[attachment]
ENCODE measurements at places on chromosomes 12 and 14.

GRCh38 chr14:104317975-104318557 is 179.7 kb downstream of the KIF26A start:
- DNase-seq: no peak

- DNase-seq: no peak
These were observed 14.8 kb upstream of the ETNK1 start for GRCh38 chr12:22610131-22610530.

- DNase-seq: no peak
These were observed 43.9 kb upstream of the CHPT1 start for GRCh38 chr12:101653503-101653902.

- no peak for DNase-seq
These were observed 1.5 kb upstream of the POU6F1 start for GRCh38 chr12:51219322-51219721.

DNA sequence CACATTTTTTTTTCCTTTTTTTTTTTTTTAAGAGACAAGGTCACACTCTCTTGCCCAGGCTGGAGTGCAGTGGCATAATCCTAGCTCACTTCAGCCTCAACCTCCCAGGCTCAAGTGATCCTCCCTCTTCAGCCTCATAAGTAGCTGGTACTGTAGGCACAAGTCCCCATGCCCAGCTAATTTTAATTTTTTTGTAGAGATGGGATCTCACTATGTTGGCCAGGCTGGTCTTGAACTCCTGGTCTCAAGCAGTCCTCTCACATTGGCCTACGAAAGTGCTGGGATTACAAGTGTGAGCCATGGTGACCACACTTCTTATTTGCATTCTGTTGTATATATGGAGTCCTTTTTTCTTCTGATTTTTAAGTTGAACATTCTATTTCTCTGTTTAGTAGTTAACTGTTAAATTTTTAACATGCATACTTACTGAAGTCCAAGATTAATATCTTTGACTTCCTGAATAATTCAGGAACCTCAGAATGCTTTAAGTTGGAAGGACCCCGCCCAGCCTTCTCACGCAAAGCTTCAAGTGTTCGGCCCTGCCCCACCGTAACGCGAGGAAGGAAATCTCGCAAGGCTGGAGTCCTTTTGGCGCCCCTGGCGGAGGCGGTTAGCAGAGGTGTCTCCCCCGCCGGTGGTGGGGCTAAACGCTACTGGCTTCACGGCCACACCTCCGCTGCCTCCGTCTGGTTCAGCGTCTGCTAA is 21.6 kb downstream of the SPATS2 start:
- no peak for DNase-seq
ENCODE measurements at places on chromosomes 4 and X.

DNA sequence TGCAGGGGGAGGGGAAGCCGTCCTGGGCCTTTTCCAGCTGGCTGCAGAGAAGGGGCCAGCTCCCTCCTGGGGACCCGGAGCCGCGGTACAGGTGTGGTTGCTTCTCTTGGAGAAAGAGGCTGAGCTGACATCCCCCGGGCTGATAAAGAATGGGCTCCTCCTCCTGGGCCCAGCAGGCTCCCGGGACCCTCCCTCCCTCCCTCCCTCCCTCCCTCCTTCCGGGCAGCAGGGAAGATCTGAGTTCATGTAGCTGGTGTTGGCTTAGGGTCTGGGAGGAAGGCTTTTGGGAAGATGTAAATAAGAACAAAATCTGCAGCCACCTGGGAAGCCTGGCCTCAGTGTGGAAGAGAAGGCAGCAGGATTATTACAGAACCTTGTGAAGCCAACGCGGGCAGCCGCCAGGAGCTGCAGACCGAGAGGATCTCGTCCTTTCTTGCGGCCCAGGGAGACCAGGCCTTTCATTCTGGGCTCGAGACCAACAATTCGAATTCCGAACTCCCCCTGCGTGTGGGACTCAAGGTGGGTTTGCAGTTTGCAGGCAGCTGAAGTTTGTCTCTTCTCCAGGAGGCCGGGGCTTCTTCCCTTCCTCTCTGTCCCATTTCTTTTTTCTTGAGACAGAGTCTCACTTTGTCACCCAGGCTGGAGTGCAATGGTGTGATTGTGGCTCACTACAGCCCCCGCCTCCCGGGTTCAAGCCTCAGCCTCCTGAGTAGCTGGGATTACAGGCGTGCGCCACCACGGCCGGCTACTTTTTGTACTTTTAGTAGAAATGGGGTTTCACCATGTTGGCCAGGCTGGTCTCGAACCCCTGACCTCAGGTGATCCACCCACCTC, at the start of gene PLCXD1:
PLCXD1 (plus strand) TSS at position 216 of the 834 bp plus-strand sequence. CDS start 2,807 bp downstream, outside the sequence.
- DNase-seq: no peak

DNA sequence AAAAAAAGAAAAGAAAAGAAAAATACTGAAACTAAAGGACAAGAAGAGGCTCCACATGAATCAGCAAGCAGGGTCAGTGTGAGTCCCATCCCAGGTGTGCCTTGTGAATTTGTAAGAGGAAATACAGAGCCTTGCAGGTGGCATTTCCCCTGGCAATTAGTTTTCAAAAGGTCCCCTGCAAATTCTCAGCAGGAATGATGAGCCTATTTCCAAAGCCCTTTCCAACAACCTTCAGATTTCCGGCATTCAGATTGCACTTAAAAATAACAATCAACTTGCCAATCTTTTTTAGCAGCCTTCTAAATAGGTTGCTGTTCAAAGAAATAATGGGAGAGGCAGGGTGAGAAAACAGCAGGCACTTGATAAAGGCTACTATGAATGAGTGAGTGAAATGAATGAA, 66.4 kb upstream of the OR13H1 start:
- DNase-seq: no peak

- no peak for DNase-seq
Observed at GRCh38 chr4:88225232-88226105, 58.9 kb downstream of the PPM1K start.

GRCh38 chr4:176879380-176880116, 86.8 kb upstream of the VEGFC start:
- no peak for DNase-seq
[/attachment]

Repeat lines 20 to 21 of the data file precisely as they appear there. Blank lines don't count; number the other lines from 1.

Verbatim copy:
GRCh38 chr4:176879380-176880116, 86.8 kb upstream of the VEGFC start:
- no peak for DNase-seq